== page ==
This Week in Ford Racing March 14, 2006 NASCAR NEXTEL Cup Series Carl Edwards, driver of the No. 99 Office Depot Fusion, made history a year ago in Atlanta when he became the first driver in NASCAR history to record his first Busch Series...
This Week in Ford Racing
March 14, 2006
NASCAR NEXTEL Cup Series
Carl Edwards, driver of the No. 99 Office Depot Fusion, made history a year ago in Atlanta when he became the first driver in NASCAR history to record his first Busch Series and Nextel Cup Series victory at the same track in the same weekend. The back-to-back victories, he says, didn't change his life too much, and that he's still trying to be the best driver he can be. This weekend, Edwards, whose best finish so far this season is third at Fontana, returns to Atlanta Motor Speedway in 23rd place in the Cup standings.
CARL EDWARDS -- No. 99 Office Depot Fusion
CAN YOU PUT INTO WORDS HOW MUCH YOUR LIFE CHANGED AFTER SWEEPING THOSE TWO RACES AT ATLANTA LAST YEAR? "A lot of things have changed, but, honestly, it's no different. I still try to be the best race-car driver I can be. I think the way people perceive me and the expectations have changed a lot, but for me, I wake up the same way every morning. It was an amazing sense of accomplishment, that was great, but it also made me realize, 'Okay, that's how hard I have to work to win these things, and I'll just have to keep doing it.'"
WHAT ABOUT THAT SUNDAY MORNING, AFTER YOU WON THE BUSCH RACE BUT BEFORE YOU WON THE CUP RACE? WERE YOU THINKING SOMETHING VERY GOOD JUST HAPPENED AND MIGHT NOT HAPPEN AGAIN FOR A LONG TIME? "No, I don't think like that. I think every day, what happened yesterday doesn't matter. It doesn't matter if you have a good day or a bad day. So, I just went into Sunday thinking 'just go do the best I could do,' and you can even break that down into smaller segments, and try to do that every lap. It doesn't matter what happened, you just have to do the best you can. The weirdest part was on Sunday I knew exactly where Victory Lane was. I can't believe that 24 hours ago I had the biggest win in my career and the biggest win the next day."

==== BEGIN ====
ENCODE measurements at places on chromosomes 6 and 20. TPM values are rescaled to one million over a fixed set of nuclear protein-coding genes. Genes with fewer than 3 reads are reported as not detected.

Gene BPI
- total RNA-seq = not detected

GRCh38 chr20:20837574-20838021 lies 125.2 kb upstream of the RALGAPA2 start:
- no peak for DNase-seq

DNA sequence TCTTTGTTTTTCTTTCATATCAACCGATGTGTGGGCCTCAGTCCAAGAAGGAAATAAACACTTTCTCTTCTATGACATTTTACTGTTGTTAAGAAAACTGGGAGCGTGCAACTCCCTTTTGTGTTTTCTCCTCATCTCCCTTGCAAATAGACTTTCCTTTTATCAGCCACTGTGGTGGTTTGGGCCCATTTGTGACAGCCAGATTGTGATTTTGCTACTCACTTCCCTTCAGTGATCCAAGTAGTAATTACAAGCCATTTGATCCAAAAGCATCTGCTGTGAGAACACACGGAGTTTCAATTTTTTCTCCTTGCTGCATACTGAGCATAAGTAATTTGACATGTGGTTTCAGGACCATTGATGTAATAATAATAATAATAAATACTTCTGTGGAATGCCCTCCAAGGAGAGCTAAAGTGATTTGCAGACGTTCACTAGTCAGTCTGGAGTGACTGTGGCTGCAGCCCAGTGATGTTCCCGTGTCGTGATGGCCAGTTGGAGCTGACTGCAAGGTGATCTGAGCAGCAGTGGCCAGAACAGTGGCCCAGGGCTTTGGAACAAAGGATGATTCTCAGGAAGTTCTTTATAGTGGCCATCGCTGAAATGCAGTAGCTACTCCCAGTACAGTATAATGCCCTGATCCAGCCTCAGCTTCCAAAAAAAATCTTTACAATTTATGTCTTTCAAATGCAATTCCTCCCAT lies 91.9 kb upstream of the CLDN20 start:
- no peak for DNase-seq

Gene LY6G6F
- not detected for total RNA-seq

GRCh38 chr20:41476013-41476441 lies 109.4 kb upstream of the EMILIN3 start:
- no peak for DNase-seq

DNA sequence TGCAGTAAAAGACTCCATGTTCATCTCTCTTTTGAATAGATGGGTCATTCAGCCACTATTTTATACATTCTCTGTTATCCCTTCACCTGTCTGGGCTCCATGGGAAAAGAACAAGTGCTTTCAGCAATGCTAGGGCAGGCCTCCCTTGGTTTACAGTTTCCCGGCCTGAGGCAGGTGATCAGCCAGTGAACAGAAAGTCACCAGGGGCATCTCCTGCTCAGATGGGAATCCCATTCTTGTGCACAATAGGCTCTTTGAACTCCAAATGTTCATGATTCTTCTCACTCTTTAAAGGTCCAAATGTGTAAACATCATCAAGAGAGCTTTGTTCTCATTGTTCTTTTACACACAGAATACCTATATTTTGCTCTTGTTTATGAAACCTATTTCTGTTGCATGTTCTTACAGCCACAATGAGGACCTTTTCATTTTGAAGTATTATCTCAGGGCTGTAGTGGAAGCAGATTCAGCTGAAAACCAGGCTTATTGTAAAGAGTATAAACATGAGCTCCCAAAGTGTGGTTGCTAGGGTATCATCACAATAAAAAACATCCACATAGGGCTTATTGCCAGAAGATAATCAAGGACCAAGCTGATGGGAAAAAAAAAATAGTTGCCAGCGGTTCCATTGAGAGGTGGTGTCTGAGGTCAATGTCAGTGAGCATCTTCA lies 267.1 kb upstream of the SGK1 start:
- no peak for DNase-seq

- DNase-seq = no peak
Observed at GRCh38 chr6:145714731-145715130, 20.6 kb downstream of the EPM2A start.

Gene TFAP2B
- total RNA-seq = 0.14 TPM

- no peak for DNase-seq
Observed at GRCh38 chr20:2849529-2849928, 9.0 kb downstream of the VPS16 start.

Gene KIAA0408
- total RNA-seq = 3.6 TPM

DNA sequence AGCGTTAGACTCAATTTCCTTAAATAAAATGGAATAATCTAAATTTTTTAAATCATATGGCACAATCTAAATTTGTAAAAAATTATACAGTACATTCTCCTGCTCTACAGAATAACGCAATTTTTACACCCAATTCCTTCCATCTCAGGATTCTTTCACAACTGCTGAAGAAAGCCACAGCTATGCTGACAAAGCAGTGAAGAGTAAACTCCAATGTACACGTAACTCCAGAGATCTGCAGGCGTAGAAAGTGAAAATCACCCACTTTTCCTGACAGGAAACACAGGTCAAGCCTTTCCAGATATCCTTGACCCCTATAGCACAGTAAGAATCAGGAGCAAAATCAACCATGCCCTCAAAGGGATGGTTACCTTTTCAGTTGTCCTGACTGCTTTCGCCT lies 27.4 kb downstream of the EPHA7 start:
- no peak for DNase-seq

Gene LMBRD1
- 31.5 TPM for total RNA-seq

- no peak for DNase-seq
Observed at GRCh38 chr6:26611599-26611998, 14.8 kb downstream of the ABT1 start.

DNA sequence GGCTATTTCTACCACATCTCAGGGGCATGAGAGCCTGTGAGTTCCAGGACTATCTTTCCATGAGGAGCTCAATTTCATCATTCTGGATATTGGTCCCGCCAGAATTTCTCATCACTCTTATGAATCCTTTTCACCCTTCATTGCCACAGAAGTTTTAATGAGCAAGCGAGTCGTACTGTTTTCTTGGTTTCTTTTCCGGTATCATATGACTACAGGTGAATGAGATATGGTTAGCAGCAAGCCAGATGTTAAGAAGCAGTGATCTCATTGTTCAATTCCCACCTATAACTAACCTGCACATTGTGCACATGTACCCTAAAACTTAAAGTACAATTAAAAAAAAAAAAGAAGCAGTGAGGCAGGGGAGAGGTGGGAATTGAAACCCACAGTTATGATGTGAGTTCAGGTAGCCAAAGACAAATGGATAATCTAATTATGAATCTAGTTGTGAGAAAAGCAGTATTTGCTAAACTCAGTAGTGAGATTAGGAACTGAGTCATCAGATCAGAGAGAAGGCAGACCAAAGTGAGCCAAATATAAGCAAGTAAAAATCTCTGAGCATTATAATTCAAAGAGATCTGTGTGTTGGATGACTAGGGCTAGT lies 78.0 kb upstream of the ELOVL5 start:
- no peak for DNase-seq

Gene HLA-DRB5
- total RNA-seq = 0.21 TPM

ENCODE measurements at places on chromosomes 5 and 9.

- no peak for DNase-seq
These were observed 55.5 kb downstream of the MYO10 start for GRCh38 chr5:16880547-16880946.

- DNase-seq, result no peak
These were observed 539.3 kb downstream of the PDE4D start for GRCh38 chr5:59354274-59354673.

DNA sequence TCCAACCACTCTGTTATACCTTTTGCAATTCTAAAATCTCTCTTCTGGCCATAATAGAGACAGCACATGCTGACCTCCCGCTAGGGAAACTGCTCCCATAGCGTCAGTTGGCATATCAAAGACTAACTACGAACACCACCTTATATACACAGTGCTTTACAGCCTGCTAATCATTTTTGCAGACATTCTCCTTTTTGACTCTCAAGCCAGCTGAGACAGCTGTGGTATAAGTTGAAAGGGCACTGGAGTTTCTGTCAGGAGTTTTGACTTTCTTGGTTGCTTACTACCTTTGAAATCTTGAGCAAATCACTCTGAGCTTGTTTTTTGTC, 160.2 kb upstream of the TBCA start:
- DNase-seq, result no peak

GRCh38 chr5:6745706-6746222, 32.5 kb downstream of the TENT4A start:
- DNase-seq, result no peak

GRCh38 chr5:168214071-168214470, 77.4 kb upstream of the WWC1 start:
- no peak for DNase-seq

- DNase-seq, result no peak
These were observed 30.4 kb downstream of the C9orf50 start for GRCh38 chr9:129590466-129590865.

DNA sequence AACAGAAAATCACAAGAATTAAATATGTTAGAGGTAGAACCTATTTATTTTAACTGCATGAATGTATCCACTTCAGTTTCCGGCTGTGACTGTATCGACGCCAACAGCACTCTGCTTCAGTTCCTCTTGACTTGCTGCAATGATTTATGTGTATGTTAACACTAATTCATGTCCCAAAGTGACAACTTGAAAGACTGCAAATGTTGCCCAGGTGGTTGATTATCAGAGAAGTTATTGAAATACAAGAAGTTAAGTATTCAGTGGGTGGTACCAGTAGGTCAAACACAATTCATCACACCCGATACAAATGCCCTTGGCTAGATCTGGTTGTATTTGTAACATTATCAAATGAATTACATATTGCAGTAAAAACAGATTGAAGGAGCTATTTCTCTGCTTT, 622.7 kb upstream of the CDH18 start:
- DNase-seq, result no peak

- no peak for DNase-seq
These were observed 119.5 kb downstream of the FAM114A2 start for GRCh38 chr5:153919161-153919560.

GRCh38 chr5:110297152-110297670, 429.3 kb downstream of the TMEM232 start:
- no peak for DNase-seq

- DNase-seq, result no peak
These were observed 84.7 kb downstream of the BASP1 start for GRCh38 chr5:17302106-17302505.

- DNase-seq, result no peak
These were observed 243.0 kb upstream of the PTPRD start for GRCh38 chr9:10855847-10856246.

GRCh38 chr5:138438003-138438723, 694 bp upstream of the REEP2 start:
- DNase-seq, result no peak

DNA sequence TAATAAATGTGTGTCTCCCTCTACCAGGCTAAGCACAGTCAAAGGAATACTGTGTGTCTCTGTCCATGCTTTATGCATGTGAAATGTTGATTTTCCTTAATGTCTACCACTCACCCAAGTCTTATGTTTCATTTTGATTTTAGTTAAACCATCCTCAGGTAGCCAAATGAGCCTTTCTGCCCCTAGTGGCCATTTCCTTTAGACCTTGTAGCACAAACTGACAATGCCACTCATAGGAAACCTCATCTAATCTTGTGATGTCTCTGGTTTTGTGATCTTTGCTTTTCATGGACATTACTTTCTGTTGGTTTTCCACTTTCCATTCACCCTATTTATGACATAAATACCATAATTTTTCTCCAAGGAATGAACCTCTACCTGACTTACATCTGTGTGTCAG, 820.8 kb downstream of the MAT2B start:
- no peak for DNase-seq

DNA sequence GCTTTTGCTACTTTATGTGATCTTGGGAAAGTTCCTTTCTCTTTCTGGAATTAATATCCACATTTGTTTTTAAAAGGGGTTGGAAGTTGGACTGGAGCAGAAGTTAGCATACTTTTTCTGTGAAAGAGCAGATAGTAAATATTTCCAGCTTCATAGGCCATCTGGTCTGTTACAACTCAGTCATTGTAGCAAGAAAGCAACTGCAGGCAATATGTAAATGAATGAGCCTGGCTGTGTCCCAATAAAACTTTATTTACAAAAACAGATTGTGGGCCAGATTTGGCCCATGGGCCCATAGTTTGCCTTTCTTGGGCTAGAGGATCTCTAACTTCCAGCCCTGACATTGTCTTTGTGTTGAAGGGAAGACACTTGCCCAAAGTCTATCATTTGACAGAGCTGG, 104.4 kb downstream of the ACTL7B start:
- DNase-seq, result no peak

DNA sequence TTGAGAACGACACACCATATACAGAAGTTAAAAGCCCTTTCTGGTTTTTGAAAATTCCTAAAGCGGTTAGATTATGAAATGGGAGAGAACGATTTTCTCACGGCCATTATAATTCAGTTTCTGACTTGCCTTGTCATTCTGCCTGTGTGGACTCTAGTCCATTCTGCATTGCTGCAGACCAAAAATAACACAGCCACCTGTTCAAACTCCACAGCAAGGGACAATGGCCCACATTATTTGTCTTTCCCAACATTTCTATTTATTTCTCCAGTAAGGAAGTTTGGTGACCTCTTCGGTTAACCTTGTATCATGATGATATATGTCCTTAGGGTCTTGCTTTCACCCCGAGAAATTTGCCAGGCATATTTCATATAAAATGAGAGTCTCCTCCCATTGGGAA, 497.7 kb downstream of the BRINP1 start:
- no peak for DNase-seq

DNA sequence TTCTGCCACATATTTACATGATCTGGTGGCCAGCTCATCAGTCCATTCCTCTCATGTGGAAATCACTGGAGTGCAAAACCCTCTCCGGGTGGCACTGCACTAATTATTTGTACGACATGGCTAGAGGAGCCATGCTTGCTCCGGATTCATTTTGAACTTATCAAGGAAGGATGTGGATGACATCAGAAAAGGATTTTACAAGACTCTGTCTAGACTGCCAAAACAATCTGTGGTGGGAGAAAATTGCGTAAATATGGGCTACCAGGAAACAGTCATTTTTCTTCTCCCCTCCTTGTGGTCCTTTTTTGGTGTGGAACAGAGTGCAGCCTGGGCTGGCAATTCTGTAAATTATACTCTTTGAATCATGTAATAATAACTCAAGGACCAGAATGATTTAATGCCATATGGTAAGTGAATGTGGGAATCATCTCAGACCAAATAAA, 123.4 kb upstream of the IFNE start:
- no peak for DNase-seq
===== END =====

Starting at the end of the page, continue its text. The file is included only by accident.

AFTER YOU WIN YOUR FIRST RACE, DO THE OTHER COMPETITORS VIEW YOU DIFFERENTLY? LIKE, PERHAPS, THAT YOU REALLY BELONG? "No, I don't think so. I think that everybody in the garage knows that we all can win races with the right cars on the right day. A win at Atlanta is just that, it's a win at Atlanta. It's not a win at Sonoma or Martinsville or Bristol. I feel like to be able to walk into the garage and be on the same level as Tony Stewart or Jeff Gordon or whatever, I have to be able to race as well as them on all different race tracks. It is neat, though, it is cool. One of the neatest things about winning these races is when guys like Mark Martin or Matt Kenseth or Jeff Gordon come up and say, 'You did a good job,' I thought that was pretty neat. That's the best compliment. But, no, it doesn't change your status. You've still got to work every day."
ATLANTA IS KNOWN AS A VERY FAST TRACK. SOME DRIVERS, AFTER QUALIFYING, HAVE SAID THEY'VE JUST HELD THEIR BREATH. AT SPEEDS OVER 180 MILES AN HOUR AT A FEW DIFFERENT TRACKS, WHAT MAKES ATLANTA SEEM SO MUCH FASTER? "Because it is real fast and the banking is pretty high. You can go so fast in qualifying. There's so much grip. A real fast lap at Atlanta, to me, you're on the edge a little longer than you'd like to be -- the whole corner, you're digging the whole way around, and I think that's why it makes it kind of nerve-wracking. And, lots of time, if you mess up, there's no saving it. It's too fast."